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Abstract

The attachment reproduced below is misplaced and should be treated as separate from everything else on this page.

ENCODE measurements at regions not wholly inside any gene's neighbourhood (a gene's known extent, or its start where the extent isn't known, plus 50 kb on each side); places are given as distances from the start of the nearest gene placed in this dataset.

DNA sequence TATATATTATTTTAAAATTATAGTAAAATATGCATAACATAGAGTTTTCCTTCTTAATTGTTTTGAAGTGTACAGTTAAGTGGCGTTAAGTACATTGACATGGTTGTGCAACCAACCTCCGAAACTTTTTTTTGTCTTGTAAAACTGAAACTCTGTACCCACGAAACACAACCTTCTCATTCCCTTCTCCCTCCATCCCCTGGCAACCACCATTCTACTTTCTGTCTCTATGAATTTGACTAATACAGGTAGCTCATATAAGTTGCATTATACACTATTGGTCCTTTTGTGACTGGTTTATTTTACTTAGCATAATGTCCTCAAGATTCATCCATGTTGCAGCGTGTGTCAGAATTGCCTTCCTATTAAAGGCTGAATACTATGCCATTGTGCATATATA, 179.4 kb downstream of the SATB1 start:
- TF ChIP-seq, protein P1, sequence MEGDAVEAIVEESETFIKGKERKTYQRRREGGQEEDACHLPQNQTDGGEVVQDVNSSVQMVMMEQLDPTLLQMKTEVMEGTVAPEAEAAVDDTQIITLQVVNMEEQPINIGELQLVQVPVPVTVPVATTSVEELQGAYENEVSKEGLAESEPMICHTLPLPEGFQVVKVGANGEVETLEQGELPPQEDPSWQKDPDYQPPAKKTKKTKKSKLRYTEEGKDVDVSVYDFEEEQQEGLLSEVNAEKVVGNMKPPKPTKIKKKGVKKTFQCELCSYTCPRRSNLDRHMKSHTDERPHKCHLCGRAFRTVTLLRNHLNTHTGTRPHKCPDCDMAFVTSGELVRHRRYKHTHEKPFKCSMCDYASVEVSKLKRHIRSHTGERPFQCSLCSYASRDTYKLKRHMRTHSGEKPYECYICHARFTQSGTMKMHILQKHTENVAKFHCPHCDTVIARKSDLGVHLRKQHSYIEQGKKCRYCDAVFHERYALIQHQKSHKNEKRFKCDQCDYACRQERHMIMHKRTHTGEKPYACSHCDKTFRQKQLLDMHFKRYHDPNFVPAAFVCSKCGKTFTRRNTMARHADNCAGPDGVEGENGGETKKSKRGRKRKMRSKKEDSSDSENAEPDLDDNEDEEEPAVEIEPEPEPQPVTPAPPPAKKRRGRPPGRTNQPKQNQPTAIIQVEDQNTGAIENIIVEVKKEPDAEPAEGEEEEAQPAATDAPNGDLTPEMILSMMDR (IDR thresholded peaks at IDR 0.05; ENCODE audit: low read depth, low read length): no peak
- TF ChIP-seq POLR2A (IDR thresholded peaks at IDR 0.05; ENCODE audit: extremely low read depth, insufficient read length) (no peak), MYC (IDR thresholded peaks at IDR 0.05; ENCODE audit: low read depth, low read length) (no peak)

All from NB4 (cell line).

Inspired by the acquisition–cognition–application model (T. Saracevic & K.B. Kantor, 1997), we developed a tool called the Information Assessment Method to more clearly understand how physicians use clinical information. In primary healthcare, we conducted a naturalistic and longitudinal study of searches for clinical information. Forty-one family physicians received a handheld computer with the Information Assessment Method linked to one commercial electronic knowledge resource. Over an average of 320 days, 83% of 2,131 searches for clinical information were rated using the Information Assessment Method. Searches to address a clinical question, as well as the retrieval of relevant clinical information, were positively associated with the use of that information for a specific patient. Searches done out of curiosity were negatively associated with the use of clinical information. We found significant associations between specific types of cognitive impact and information use for a specific patient. For example, when the physician reported “My practice was changed and improved” as a result of this clinical information, the odds that information was used for a specific patient increased threefold. Our findings provide empirical data to support the applicability of the acquisition-cognition-application model, as operationalized through the Information Assessment Method, in primary healthcare. Capturing the use of research-based information in medicine opens the door to further study of the relationships between clinical information and health outcomes.